With that said, it’s not like the investigations in this game are especially compelling either. Whenever there’s an investigation scene Ronan reads a couple of thoughts of whoever happens to be standing nearby, and wanders around a small area looking for interesting-looking objects until he’s cleared out a scene of a dozen or so clues. Of course a handy little “press Square” button pops up over each and every clue ensures that no thinking needs to go on at all when the game is asking players to act like a ghostly Sherlock Holmes. The one moment where players need to think is at the end of an investigation, where they’re asked to pick out a couple of the most critical clues to point them in the right direction for the next point of the investigation.
There’s no way to miss an important clue, and there’s no way to draw a wrong conclusion. It is these two facts that mean that Murdered: Soul Suspect lacks the very core of what should makes for a good detective game; there isn’t any detective process required of the player, and it’s only possible to be “right” and forward the story on. In other words, the game quite literally plays itself. It seems that Airtight felt the pressure to ensure that everyone who buys the game is able to view its conclusion, which is a very AAA-approach to game development. It’s okay for big budget games to test reflexes, because thanks to the FPS genre we’re all used to twitch-style gameplay, and it’s blindingly obvious what we need to do to progress the story (shoot more goons). It’s also okay for games to be “open world”, but only so long as there are nice and carefully placed icons on a minimap so no player can get lost or miss anything that the game has on offer.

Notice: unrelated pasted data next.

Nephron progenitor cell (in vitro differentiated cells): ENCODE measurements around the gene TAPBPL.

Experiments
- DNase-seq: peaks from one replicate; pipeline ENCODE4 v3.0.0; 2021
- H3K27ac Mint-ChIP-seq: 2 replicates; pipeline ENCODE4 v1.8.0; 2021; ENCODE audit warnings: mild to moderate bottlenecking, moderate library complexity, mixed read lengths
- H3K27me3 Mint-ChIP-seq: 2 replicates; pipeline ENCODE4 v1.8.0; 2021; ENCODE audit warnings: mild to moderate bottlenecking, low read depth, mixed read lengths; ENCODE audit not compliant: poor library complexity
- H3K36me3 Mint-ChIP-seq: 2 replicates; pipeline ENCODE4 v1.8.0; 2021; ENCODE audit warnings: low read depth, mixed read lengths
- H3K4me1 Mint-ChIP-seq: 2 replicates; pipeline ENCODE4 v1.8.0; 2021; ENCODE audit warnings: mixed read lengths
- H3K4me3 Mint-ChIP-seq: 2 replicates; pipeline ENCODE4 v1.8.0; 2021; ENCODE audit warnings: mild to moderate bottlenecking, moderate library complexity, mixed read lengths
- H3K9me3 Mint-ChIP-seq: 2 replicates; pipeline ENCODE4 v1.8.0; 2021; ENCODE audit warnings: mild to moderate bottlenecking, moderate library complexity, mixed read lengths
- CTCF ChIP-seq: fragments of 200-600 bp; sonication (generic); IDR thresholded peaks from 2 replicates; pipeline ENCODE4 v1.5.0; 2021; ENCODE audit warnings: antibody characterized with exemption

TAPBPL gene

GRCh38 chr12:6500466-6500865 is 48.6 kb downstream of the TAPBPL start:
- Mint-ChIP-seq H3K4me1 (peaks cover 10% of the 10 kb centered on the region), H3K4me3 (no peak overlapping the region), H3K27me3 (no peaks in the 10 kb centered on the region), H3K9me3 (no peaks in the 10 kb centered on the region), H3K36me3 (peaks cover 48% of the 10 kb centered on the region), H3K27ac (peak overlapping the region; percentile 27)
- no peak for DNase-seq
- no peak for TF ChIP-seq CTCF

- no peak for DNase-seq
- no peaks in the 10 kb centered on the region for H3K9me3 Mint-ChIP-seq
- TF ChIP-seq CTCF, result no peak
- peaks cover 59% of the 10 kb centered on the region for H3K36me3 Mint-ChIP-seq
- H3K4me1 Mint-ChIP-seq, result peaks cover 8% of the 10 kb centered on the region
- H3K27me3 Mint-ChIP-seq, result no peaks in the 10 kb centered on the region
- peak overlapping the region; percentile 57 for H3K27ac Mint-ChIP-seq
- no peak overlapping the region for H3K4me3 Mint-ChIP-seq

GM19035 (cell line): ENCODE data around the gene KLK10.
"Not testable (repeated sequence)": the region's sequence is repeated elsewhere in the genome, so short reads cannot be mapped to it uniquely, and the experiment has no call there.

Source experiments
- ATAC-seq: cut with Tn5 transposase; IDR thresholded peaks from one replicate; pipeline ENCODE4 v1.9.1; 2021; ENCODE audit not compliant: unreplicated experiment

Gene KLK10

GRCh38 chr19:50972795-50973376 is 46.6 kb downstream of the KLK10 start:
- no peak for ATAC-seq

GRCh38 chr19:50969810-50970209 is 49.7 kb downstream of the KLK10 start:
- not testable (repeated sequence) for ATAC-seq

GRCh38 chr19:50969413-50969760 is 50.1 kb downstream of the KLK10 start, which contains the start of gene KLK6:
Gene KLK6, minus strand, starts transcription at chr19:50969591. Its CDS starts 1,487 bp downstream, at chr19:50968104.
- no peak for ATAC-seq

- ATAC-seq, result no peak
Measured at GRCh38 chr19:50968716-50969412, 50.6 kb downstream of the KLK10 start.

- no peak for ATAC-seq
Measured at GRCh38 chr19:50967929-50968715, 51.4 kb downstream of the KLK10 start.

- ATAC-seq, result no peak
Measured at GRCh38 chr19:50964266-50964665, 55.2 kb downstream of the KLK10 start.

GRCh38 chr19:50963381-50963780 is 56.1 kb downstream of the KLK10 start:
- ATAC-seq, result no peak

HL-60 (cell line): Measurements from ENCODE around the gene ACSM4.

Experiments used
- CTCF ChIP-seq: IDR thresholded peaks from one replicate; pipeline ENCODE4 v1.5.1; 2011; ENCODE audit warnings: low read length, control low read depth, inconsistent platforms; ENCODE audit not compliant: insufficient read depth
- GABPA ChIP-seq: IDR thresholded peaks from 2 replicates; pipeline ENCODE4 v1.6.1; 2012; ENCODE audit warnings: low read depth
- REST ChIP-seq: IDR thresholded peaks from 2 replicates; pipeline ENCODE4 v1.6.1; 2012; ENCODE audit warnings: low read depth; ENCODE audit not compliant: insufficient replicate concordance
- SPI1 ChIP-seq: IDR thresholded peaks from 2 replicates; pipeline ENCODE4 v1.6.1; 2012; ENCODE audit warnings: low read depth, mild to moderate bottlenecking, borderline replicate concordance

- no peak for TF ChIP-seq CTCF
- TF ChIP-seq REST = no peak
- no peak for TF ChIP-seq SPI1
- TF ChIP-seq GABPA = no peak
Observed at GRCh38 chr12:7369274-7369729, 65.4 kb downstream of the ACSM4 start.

What isn’t acceptable when developing AAA games is to allow players to get stuck or make mistakes that put them in a “fail” state within the game, where it is conceivable that they would never be able to progress any further. Any challenge that would put players in a position where they can’t see a clear path to the next objective is fine for indie developed games, because the smaller audience that these games attract have greater patience for this kind of mental challenge. But for a game with a nice boxart that people will pick up on a whim because they see it for sale at their local game shop? No, these games can’t fail to provide players, regardless of who picks them up, with gratification.
And that’s why I think Murdered: Soul Suspect falls down. It introduces physical conflict because AAA games are meant to have some kind of physical conflict. It doesn’t challenge players at all in the investigation scenes because AAA games can risk disappointing people who aren’t able to complete it. It’s a game that appears to be a slave to its budget and it’s a big budget game in a genre that by definition has to give players the opportunity to fail in order to be effective. Because these requirements between genre and budget are at odds, Murdered: Soul Suspect is simply not effective.
It’s still a great looking game, and the core narrative is a fun, if underdone and derivative one. It’s simply disappointing that this game had a reasonably large budget, and in the process it lost some of its identity and seems to be shoehorned into some very unnecessary and destructive mechanics. This game would have been far better off being made for a fraction of the budget by a small team willing to take real risks.
– Matt S.
Find me on Twitter: @digitallydownld